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Origin and Habitat: Euphorbia ankarensis is confined to Ankarana and Analamerana, Madagascar where thousands occur. Extent of occurrence about 299.652 km² and area of occupancy 97.730 km². Recorded from 3 localities and comprises of one to three highly fragmented subpopulations.
Habitat and Ecology: Tsingy (limestone outcrops) in the mountain range 'Falaise de l'Ankarana'. This is one of the most interesting landscapes in the north-west of the Madagascar. Scattered in the deciduous forests of these mountains are striking eroded limestone rock formations, the so-called 'tsingis', which are very difficult to traverse. Crevices in these rocks, filled with black humus, are the habitat of Euphorbia ankarensis which owes its name to the mountains on which it is found. This rocky habitats harbour a rich succulent flora comprising: Euphorbia pachypodioides, Euphorbia neohumbertii and its variety aureo-viridiflora, Euphorbia viguieri, Pachypodium decaryi, Pachypodium baronii, Pachypodium decaryi, just to cite a few of the more common. Like all the other north Madagascan Euphorbia species, E. ankarensis undergoes a seasonal change between a fertile (leafless) and a vegetative (leafy) phase. Euphorbia ankarensis is threatened by habitat degradation, fire, and by collection for horticultural trade.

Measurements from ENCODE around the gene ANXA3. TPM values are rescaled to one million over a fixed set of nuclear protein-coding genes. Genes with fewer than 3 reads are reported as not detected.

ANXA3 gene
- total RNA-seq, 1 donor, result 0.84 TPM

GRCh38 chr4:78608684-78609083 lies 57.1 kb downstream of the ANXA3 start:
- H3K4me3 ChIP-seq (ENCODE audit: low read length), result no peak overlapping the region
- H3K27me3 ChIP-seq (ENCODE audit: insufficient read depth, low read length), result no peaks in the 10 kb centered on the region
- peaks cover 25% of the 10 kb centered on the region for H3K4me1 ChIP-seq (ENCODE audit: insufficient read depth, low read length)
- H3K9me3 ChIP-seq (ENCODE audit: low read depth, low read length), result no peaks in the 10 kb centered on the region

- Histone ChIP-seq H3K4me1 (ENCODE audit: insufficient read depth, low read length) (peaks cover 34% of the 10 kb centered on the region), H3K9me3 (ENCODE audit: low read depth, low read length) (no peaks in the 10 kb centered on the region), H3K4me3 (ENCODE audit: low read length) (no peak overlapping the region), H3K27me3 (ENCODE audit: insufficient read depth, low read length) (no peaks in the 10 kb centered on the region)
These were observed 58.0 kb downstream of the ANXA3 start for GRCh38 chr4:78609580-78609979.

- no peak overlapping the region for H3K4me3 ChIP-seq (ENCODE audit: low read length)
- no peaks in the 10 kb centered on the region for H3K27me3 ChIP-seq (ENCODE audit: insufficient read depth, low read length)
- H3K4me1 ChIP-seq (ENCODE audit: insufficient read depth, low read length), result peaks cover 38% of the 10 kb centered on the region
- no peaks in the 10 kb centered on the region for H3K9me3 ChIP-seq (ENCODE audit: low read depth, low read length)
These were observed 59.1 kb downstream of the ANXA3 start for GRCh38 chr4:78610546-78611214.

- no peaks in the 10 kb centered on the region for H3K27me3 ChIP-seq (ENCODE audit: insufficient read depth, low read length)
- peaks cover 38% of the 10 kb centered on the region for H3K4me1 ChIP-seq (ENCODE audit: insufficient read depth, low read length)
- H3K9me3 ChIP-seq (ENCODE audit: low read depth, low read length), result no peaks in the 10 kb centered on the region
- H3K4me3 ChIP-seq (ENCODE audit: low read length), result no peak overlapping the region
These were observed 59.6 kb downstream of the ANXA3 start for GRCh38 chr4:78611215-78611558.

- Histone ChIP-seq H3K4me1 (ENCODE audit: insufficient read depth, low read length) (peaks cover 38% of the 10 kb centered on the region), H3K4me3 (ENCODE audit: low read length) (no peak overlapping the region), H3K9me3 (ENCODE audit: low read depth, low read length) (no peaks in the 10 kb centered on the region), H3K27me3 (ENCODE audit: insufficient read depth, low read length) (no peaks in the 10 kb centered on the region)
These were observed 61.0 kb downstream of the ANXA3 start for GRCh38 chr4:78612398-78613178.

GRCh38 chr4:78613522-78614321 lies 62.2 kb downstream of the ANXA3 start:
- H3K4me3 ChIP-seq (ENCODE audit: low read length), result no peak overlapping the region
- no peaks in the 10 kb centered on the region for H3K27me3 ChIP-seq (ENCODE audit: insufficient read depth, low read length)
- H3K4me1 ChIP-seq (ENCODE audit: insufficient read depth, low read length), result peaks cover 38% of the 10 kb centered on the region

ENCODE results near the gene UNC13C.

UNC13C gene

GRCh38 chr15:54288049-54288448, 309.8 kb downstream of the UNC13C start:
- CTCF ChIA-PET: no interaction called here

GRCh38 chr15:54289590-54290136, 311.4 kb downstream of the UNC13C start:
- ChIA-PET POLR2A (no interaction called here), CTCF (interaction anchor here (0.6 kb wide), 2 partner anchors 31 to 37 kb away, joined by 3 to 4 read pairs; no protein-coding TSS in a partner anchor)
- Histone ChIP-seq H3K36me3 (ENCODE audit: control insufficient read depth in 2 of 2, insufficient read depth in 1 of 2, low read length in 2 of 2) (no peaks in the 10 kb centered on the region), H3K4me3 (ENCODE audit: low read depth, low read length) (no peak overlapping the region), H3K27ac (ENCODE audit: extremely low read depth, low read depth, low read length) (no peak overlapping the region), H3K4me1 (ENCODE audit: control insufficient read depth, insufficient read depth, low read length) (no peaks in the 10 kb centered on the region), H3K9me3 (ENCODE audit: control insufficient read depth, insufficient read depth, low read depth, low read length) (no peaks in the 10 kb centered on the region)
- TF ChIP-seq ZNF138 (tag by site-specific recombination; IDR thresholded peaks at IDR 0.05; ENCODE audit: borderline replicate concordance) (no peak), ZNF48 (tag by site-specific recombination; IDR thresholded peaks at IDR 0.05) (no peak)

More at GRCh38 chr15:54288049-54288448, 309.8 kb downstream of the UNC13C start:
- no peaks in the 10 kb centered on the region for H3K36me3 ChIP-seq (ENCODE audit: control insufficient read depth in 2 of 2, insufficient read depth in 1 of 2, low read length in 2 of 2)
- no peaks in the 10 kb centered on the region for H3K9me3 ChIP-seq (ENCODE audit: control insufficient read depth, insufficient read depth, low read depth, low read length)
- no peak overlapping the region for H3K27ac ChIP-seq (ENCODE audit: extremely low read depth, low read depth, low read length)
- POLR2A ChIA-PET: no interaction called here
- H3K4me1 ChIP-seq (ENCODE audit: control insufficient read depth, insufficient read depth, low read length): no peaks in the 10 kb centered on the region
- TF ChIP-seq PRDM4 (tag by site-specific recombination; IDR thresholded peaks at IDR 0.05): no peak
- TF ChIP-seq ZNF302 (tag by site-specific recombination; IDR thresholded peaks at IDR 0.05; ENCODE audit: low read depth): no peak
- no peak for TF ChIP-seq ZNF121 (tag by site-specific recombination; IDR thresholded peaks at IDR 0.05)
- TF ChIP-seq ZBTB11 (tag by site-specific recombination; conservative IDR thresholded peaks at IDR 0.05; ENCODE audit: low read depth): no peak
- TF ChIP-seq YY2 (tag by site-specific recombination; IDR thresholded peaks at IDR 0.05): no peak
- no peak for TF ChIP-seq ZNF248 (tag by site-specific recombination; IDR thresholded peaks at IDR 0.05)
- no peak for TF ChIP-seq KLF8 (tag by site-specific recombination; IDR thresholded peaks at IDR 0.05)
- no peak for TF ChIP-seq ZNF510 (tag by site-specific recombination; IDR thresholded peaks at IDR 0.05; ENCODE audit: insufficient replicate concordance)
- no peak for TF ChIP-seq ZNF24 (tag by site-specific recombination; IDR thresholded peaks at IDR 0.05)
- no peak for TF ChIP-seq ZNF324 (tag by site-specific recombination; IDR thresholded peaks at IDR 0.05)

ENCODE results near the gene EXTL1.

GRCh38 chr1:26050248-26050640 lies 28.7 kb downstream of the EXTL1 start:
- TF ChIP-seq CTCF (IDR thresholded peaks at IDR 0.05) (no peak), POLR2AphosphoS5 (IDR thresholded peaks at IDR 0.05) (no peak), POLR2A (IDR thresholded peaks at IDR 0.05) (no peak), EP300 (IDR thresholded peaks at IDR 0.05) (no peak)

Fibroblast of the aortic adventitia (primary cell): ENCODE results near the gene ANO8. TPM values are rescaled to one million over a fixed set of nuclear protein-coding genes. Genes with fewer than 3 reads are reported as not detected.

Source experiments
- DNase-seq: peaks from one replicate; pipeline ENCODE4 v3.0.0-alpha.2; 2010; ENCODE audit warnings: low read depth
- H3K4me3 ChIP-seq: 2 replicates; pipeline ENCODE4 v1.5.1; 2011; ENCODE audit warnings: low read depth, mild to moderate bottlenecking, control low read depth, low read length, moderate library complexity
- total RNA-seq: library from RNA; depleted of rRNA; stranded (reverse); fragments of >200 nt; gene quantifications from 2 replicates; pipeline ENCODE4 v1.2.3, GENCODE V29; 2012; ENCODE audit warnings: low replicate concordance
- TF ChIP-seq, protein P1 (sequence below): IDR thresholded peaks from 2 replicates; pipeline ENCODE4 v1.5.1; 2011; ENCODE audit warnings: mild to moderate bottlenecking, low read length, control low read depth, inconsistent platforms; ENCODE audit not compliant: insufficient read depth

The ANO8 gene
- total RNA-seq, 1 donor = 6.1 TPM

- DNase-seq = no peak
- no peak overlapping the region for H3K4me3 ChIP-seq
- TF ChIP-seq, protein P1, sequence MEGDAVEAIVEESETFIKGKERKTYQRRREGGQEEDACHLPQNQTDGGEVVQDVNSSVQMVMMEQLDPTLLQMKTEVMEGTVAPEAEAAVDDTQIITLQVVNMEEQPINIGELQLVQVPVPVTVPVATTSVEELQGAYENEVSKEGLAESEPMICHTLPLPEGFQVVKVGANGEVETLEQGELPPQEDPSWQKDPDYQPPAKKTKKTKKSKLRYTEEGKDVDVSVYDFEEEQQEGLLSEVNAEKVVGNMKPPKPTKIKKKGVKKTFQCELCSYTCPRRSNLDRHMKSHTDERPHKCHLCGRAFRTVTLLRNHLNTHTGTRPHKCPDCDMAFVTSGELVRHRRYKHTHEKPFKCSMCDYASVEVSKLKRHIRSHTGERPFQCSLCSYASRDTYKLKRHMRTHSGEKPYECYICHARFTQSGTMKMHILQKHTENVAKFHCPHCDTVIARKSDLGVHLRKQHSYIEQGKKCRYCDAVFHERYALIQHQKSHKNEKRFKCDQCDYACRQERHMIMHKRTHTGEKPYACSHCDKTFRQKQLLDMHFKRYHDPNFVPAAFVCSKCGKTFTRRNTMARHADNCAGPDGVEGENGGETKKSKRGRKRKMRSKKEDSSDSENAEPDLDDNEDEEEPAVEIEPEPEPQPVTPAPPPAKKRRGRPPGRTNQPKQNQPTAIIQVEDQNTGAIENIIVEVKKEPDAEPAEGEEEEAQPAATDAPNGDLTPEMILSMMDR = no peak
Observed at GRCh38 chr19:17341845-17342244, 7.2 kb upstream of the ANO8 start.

- Euphorbia ankarensis Boiteau
Description: Euphorbia ankarensis, as is implied by the specific name, is a rare and localised species confined to the 'Falaise d'Ankarana' in NW Madagascar. It has short fleshy sticks with attractive pale green cones of cyathophylls at the top, followed by deciduous leaves which are shed at the beginning of the dry season. It is on of nicest Madagascan euphorbia, found in many succulent collections. It was first collected in 1938 by Prof. H. Humbert.